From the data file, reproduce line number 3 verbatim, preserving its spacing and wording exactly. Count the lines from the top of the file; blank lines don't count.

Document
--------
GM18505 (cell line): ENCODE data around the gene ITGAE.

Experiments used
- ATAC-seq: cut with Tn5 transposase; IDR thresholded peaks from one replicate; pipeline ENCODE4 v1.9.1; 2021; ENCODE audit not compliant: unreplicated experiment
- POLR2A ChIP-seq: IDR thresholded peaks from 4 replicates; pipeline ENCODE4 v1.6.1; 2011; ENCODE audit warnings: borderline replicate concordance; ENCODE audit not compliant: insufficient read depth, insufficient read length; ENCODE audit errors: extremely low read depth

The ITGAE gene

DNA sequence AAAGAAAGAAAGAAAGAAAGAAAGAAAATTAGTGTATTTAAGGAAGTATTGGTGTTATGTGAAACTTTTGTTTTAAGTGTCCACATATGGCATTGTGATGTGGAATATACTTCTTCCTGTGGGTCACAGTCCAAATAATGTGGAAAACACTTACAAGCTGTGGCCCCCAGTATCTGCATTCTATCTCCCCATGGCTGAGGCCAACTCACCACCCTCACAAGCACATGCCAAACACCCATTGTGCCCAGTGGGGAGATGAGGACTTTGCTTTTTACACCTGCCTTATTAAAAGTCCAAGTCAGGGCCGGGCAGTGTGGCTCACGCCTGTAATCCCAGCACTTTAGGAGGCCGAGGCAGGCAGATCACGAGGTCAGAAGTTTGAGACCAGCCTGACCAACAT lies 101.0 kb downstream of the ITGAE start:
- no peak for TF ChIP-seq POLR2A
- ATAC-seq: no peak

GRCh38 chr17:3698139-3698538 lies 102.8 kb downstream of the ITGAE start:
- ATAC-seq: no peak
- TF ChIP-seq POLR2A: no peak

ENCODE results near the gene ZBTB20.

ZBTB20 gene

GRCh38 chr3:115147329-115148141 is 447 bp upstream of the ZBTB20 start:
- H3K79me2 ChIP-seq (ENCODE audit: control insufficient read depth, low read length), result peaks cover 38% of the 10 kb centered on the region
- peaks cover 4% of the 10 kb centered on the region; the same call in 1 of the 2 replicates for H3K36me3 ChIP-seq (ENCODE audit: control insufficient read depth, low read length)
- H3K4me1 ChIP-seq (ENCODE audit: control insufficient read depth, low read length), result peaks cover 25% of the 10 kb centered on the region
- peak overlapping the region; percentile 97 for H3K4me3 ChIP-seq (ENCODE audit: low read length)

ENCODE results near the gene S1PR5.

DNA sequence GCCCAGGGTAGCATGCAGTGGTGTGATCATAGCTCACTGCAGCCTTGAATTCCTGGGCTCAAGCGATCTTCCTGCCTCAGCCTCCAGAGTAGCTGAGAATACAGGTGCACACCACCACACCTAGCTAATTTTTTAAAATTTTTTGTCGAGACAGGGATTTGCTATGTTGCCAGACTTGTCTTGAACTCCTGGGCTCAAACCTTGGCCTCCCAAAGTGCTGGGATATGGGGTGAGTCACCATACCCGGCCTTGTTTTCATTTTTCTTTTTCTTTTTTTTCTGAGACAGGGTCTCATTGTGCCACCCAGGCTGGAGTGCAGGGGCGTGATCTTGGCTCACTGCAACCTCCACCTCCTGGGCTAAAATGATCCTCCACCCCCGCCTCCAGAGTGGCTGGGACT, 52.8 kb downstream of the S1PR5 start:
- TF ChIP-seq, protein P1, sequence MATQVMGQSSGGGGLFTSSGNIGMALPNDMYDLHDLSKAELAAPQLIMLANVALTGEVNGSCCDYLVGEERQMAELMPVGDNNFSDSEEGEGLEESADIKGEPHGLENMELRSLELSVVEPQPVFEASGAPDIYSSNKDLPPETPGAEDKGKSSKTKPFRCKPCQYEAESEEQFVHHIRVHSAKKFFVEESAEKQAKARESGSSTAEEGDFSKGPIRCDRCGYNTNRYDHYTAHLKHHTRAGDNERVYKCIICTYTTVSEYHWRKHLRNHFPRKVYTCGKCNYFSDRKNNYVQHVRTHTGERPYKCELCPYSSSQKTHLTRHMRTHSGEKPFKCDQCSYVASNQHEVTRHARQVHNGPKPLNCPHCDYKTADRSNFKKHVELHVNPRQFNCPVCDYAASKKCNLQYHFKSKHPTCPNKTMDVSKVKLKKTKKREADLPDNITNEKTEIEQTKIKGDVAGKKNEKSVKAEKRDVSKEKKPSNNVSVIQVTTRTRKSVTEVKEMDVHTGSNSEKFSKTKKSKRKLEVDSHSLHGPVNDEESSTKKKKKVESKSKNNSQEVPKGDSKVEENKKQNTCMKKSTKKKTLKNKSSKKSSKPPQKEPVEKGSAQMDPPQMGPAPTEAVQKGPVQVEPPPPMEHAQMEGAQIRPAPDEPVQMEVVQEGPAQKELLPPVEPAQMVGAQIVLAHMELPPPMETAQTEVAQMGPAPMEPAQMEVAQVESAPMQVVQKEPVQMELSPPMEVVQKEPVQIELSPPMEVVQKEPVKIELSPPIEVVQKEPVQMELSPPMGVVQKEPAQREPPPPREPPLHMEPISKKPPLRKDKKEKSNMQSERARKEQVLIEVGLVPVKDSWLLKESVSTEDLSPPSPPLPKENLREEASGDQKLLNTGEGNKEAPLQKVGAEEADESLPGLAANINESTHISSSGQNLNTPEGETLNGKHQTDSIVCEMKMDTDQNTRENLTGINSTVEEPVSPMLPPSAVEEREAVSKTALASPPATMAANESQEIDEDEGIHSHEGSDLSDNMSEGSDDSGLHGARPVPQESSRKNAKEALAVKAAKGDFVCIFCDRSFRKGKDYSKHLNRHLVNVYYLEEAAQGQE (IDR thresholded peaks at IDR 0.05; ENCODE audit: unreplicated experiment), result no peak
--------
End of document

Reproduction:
- ATAC-seq: cut with Tn5 transposase; IDR thresholded peaks from one replicate; pipeline ENCODE4 v1.9.1; 2021; ENCODE audit not compliant: unreplicated experiment